Cloë Freeman, 29, said she asked for a traditional fade at Misters Mens Hairdressers in St Helier, Jersey – but was told her presence could make other male customers feel uncomfortable.
The civil servant has said she found the incident “upsetting” and is demanding an apology from the hairdressers.
Cloë said: “I wasn’t even given a chance to say what I was looking for. I was told that they don’t service women, end of.
“But I think when you look at my hair for just two seconds, it is pretty obvious I wasn’t coming in looking for a bouncy blow dry.
“The only reason I couldn’t get what I wanted was because I was a woman.
“I had been shaving my own hair for quite some time and a while ago decided to try out a new style and approached Image Barbers at West’s Centre to get a fade.
“Initially I was a bit apprehensive, but when the guys in the barber didn’t blink an eye, I then felt comfortable enough to approach a few different barbers in town.”
Cloë added that she had gone to salons in the past but found that barbers had better expertise in the style that she wanted.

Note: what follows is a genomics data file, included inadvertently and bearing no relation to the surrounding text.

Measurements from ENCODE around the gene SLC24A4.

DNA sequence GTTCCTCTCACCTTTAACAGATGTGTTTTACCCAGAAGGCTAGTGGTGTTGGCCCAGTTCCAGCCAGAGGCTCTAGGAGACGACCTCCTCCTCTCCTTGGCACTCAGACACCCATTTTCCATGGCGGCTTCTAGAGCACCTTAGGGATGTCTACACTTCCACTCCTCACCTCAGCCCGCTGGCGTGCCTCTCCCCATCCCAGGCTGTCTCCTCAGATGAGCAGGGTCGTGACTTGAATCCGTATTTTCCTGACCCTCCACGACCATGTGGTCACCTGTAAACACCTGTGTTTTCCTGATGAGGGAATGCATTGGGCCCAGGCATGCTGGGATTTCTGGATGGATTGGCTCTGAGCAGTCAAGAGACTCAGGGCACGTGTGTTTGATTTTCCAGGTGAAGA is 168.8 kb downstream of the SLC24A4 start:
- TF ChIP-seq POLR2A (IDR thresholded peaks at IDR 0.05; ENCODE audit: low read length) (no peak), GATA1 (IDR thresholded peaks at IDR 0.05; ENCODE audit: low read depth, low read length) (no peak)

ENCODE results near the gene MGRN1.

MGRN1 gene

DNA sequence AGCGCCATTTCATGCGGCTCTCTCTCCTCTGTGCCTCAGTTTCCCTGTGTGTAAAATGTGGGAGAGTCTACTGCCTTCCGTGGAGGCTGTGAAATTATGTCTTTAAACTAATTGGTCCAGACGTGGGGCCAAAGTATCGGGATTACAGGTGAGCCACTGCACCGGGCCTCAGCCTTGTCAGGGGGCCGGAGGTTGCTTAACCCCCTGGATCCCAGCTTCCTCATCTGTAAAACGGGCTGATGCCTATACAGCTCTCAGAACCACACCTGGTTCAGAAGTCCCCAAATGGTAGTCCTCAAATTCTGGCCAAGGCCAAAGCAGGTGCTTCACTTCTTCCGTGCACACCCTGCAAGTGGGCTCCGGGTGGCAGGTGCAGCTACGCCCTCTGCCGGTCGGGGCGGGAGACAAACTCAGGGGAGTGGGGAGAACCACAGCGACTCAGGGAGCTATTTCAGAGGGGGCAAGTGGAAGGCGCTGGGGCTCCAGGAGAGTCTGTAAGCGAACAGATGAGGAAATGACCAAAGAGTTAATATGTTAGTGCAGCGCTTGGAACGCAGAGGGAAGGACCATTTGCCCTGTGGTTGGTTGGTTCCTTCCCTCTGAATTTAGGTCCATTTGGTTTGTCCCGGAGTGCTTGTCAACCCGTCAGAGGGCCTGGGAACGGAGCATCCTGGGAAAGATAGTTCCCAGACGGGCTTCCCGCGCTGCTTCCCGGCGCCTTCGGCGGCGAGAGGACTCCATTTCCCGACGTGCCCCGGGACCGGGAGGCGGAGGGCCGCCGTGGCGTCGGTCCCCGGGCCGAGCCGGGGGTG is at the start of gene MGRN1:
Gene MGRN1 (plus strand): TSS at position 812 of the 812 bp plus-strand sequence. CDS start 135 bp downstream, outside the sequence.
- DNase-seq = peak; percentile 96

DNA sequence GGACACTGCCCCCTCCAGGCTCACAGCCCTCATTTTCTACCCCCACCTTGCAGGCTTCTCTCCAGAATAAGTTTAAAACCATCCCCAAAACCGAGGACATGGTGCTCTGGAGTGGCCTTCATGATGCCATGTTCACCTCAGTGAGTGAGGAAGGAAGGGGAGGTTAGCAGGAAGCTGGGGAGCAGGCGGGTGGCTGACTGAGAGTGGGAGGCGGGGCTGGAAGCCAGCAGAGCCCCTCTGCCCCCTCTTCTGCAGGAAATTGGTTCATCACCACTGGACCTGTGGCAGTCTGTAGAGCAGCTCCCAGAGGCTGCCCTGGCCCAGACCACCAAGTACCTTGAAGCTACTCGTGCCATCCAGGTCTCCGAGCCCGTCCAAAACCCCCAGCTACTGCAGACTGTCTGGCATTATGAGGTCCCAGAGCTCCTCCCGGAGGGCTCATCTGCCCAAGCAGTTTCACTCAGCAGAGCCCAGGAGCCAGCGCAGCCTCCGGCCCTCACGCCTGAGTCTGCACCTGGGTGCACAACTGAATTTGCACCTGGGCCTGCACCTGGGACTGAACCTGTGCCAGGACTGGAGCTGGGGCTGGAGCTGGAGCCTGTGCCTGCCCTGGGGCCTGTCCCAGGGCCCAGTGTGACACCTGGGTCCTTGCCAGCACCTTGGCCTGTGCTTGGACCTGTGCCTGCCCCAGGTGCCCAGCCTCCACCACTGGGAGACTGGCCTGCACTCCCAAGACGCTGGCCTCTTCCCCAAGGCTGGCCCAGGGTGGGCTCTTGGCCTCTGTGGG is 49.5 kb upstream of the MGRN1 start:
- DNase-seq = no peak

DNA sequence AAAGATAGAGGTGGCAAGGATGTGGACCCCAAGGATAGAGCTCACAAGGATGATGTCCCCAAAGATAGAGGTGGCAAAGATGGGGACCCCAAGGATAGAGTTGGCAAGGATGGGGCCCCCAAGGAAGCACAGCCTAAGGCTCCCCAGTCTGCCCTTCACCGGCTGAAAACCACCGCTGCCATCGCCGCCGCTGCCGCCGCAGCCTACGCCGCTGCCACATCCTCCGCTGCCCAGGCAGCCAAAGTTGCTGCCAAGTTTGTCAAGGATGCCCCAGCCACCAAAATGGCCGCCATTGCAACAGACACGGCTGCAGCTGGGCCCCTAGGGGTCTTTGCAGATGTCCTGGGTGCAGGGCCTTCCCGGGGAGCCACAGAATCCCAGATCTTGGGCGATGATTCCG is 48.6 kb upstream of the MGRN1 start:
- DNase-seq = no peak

She added: “I was particularly taken aback by the reception I got when I walked into Misters because I have had fades done by around four or five barber’s shops in town and not one of them made me feel unwelcome, or even acted as though me being there was unusual.”
In addition to what Ms Freeman described as an unnecessarily abrupt reception, she added that the shop was completely empty at the time.
She added: “What I was looking to get done would take around 20 to 30 minutes and, as the place was completely empty, it made the situation even stranger.”
Cloë said that although she recognised that the barbershop may not have intended to discriminate against her, the incident had shown “a general lack of awareness’.
A woman who worked at Misters Mens Hairdressers, but would not give her name, defended her position to refuse Cloë a haircut.
She said: “Women sometimes come in here looking for a haircut because it is cheaper than in salons.
“But when men come in and see a woman sitting here they are put off coming in as they don’t like being here when a woman is here.”
But Advocate Barbara Corbett from Corbett Le Quesne law firm has waded into the argument, and said the treatment of Cloë was discriminatory.